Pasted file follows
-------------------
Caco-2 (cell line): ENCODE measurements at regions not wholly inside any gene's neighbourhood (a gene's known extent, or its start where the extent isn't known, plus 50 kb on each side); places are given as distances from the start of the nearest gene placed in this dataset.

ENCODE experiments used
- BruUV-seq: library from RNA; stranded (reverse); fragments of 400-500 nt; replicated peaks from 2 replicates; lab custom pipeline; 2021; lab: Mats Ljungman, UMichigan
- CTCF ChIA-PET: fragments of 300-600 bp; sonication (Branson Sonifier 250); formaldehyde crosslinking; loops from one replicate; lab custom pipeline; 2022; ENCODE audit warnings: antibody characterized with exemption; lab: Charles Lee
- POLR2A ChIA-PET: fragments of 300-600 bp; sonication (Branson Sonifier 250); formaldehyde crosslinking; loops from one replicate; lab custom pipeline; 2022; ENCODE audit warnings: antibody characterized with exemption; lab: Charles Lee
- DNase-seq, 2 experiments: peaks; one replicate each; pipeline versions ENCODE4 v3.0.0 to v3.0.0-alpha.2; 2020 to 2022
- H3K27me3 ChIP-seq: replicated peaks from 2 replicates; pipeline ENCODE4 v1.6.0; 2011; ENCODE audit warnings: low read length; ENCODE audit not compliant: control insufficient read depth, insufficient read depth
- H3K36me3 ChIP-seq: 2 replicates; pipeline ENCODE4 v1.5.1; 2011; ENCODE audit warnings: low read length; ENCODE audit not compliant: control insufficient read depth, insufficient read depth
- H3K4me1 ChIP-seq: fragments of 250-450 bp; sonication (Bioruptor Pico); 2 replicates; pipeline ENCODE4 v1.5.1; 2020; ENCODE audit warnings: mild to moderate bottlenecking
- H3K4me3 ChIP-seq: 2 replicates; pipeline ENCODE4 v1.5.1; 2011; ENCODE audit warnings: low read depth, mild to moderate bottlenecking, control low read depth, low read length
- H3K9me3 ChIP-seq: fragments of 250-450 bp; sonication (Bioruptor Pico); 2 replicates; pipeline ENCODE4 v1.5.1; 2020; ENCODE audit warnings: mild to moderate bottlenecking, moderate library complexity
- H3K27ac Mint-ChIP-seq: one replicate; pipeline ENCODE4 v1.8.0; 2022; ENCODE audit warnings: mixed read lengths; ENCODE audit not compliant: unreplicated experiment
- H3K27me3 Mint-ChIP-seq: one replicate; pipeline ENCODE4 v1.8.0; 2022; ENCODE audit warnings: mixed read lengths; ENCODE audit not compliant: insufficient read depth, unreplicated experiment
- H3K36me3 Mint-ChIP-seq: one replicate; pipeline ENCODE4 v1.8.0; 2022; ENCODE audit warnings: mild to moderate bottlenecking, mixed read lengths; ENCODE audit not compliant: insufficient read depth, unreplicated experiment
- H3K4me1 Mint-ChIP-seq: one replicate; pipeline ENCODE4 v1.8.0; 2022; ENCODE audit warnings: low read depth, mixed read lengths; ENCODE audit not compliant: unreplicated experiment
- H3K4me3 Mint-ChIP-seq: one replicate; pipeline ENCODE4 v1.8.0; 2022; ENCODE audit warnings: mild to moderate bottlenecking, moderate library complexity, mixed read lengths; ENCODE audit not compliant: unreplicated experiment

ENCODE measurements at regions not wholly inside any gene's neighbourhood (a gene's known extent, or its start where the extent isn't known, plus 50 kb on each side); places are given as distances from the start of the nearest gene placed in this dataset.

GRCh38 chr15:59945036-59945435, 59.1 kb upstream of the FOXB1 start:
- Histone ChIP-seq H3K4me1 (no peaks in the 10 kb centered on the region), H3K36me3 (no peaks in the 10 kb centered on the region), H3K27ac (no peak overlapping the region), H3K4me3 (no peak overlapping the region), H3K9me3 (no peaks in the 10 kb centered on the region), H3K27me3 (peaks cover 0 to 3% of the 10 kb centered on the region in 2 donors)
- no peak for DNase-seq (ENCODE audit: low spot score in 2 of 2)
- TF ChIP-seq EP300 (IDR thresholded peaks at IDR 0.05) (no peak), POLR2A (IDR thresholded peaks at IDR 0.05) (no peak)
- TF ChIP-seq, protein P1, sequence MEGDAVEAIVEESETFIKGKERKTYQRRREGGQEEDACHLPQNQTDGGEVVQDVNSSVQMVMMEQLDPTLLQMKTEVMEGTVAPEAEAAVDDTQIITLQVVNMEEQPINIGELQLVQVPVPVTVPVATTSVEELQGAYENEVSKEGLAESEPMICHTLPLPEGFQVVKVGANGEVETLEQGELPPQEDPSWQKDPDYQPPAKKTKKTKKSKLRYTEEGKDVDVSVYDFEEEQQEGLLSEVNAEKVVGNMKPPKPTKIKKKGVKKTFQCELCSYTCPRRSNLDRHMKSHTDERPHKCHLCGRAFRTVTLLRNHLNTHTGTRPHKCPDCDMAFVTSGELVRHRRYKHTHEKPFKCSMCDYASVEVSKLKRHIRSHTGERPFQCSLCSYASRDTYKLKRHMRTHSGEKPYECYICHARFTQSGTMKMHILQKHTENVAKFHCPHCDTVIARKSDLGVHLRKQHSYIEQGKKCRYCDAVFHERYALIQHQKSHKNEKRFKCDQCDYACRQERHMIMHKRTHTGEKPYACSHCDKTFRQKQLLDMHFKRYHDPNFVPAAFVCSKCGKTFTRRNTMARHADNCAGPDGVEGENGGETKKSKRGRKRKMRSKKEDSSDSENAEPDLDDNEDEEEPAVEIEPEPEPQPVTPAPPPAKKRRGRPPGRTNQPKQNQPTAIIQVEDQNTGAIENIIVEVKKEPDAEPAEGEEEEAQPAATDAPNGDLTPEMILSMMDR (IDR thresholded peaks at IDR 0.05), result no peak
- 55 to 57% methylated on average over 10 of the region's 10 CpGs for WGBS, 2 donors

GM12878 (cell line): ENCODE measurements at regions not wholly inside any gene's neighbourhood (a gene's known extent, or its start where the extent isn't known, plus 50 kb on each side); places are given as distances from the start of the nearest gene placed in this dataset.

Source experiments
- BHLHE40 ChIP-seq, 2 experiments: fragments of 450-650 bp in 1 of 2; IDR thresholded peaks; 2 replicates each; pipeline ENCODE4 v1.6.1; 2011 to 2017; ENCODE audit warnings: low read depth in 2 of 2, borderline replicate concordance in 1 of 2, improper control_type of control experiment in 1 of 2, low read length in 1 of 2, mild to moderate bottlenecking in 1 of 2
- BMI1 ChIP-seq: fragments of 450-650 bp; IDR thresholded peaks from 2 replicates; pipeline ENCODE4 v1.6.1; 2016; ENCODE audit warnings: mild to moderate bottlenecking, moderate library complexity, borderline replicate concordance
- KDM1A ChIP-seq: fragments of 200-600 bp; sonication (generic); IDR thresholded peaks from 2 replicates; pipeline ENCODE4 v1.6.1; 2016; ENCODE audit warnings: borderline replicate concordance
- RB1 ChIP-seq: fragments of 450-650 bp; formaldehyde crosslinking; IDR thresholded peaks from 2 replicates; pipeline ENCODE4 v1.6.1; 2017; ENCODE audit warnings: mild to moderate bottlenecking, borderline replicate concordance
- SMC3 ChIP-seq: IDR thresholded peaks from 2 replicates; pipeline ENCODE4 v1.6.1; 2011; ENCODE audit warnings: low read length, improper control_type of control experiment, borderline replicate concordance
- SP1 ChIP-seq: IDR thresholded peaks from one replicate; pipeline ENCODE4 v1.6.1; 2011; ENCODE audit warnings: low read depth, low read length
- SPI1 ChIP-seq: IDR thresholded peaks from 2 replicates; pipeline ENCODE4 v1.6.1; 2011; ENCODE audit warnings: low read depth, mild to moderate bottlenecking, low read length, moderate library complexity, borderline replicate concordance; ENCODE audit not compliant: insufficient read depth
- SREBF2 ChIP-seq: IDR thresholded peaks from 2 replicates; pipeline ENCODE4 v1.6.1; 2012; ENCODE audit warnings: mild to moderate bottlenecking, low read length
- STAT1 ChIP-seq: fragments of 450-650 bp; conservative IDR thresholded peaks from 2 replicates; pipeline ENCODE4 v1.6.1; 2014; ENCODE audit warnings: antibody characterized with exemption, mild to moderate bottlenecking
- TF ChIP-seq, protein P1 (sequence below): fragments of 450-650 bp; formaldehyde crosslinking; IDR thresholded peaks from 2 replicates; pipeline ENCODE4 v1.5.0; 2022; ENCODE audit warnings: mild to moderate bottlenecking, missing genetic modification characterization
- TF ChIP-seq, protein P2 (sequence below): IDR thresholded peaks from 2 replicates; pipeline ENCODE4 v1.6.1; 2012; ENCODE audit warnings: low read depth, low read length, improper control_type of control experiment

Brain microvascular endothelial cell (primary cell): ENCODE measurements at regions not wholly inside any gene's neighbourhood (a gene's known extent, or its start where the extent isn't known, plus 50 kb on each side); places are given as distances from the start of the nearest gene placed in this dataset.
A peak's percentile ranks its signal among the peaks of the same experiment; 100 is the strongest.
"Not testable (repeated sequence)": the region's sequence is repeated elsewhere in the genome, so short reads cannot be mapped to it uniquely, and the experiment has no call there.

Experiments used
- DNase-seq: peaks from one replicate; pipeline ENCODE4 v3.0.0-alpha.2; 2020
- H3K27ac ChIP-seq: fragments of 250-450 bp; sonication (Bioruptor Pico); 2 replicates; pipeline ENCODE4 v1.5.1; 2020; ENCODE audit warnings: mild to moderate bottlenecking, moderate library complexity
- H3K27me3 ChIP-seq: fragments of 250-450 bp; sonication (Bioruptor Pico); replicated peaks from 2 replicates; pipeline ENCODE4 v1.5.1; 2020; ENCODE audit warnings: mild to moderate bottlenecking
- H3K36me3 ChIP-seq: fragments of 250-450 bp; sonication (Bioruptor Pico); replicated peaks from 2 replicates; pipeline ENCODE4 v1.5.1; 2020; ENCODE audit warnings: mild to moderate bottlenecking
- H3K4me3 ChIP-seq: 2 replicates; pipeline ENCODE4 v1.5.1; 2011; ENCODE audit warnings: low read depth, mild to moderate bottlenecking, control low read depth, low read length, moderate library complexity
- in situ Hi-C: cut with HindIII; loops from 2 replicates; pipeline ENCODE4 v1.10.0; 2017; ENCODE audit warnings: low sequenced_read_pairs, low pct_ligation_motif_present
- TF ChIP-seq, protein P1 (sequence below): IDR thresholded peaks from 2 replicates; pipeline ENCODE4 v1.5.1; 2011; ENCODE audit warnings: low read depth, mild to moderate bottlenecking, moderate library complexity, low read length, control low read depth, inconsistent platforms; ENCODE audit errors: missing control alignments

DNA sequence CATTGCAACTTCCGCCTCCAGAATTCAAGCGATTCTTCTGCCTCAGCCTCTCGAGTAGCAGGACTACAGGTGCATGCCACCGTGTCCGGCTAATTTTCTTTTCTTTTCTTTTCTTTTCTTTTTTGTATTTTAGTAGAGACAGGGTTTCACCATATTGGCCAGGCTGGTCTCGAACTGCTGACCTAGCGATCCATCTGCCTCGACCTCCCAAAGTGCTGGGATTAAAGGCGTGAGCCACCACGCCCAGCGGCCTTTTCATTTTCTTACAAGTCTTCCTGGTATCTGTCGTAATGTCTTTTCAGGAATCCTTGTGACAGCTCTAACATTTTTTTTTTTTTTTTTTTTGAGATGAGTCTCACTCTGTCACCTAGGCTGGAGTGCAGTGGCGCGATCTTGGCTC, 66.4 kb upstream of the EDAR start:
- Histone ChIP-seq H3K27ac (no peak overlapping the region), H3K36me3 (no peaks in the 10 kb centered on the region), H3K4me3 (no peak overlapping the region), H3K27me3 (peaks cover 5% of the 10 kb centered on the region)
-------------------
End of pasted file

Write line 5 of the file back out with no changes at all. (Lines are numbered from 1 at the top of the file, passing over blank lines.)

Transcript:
- POLR2A ChIA-PET: fragments of 300-600 bp; sonication (Branson Sonifier 250); formaldehyde crosslinking; loops from one replicate; lab custom pipeline; 2022; ENCODE audit warnings: antibody characterized with exemption; lab: Charles Lee